Re: [guppi-list] Re: use of GSL in guppi
- From: Jon Trowbridge <trow emccta com>
- To: guppi-list gnome org
- Subject: Re: [guppi-list] Re: use of GSL in guppi
- Date: Tue, 15 Sep 1998 15:56:41 -0500
On Tue, Sep 15, 1998 at 02:24:46PM +0200, Asger K. Alstrup Nielsen wrote:
> I don't know if this discussion is off topic. If you feel it is,
> please tell me, and we'll take it to private mail.
It doesn't seem off-topic to me. It is worthwhile to think about how
we can further the general goal of better free scientific software, as
well as the specific goal of improving Goose.
> > Yes and no. But if there is no direction we all walk to, we never meet
> > in the end. The problem I found with the existing implementations of
> > mathematical libraries is, that everybody introduced a new set of basic
> > datastructures and every library dictates a different programming
> > philospohy to the user. You will seldom mix different libraries.
> I agree that there is a need for a standard. I argue that it is hard
> to obtain such using the monolithic approach unless you have many
> > My goal is to provide a home for scientific related libraries and
> > applications. I want to give a set of deign patterns that we are able
> > to use all the different libraries, data formats and what ever in the
> > long run. And I want to provide a set of basic structures and
> > functions used in every application. But these functions are almost
> > there (in glib, gtk+, ...)
I think that this isn't really possible right now, because I think
that there is a very good reason why the scientific software world is
so fragmented. And it is *very* fragmented, despite a tradition of
"open source" and redistributed code in scientific and numerical
computing that goes way back before Stallman and the FSF.
The dilemma is that the disperate needs of the scientific computing
community are too diverse to be well-served by a monolithic,
one-size-fits-all library. Scientific computing is very
performance-intensive, and solving large, difficult numerical problems
require special optimizations and different techniques. Writing a
nice matrix library isn't too hard. Writing one that is useful both
to someone who needs to invert a 5x5 matrix for solving a small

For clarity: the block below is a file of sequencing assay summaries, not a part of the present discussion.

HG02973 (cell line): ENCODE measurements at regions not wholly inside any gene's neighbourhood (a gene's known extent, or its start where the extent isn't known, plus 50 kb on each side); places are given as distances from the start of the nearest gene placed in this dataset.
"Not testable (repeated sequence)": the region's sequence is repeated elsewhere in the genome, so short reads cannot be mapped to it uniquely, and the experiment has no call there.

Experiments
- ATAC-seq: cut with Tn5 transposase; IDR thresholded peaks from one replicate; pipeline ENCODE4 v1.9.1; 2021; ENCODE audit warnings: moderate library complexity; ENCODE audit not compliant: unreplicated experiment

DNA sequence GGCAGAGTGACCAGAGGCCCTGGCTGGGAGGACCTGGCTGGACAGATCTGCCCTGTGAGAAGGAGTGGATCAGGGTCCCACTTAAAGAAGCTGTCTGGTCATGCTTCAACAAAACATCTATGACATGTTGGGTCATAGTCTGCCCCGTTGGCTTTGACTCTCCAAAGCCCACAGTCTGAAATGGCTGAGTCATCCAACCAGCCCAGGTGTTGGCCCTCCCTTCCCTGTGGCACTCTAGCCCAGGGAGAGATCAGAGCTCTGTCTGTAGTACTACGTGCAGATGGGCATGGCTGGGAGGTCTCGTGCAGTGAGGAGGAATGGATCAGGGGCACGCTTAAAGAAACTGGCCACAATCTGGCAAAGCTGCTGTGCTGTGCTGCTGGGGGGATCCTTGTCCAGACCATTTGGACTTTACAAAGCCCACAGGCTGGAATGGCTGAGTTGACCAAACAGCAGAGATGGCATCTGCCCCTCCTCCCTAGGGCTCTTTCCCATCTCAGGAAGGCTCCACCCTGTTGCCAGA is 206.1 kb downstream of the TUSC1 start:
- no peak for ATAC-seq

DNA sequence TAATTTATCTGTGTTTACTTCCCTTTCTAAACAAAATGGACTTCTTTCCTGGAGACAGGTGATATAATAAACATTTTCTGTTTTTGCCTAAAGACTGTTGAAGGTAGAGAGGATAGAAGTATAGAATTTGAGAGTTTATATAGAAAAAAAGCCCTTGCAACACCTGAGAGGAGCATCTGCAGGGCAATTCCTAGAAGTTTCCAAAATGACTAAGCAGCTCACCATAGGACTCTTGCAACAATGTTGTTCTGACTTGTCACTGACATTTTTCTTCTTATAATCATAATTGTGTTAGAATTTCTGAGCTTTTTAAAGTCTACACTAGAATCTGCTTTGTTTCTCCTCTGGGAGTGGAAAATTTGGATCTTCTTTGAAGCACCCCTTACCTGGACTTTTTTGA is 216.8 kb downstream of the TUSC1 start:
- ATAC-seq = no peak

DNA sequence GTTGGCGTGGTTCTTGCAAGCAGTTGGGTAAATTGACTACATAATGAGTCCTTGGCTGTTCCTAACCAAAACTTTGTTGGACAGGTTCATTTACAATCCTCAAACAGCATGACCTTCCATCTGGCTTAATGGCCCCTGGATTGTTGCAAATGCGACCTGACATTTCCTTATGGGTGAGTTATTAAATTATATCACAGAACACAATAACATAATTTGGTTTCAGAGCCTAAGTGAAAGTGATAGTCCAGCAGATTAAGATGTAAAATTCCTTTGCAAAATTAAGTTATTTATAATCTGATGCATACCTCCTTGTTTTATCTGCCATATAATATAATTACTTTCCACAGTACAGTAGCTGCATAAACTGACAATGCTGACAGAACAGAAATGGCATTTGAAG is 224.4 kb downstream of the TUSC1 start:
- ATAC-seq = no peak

polynomial regression (which is about the extent of Goose's uses of
linear algebra right now) and to someone who needs to find eigenvalues
for ten thousand different 6000x6000 sparse matrices of a certain
class seems pretty much impossible.
Until either we get a lot smarter (more on this later) or processing
power reaches a point where using the naive, textbook algorithms will
allow you to solve the above-mentioned eigenvalue problem on your
PalmPilot in 3.2 seconds, the prospects for a Grand Unified Scientific
Library looks bleak.
The best thing for us to do is to all develop tools that are useful
for ourselves. If they are also useful to others, other people will
help improve the tools and we might just end up with some really nice
free software. And we should all certainly be mindful of engaging in
as much code-reuse as possible.
But the fragmentation and the lack of common data structures hasn't
happened because people in the scientific community are foolish or
short-sighted. (Well, maybe they are, but no more so than the rest of
us.) The problem is just that providing even a "generic" vector and
matrix class that is well-suited for both large and small numerical
problems is *hard*. And most scientists, I think, would rather spend
time solving their problems than coming up with general solutions to
Now I do think that we are making progress when it comes to being
smarter. A very interesting project that I think shows a lot of
potential is Blitz++ (see http://monet.uwaterloo.ca/blitz/). Generic
programming (a la templates) shows a lot more promise for constructing
the kind of universal data structures you are talking about than other
techniques. But Blitz++, while very cool, seems to still be very much
in the R&D phase.
In any case, the data structures in glib are completely unsuitable for
scientific work. That doesn't mean that they are bad... they were
just designed with other purposes in mind.
I think that a problem that is just as serious for scientific
computing is that much of what is out there is just *ugly*. The
legacy of Fortran libraries from the sixties still haunts packages
like GSL. Macro-magic to try to simulate templates. Function names
like gsl_blas_dtrsv and gsl_blas_ctbmv.
One of my main design goals in Goose was to create something that was
simple and had a clean interface, and that spared you from worrying
about certain details. (Hence the two copies of the data, one in
"natural order" and one sorted, stored in the DataSet. You shouldn't
need to worry about if your data is sorted or not. Likewise, the
library should help you out by minimizing the number of sorts that you
have to do....) Because of this, Goose is precisely *not* a
universal solution. It seeks to serve a particular "market segment"
very well, rather than to try to work for both me and the Census
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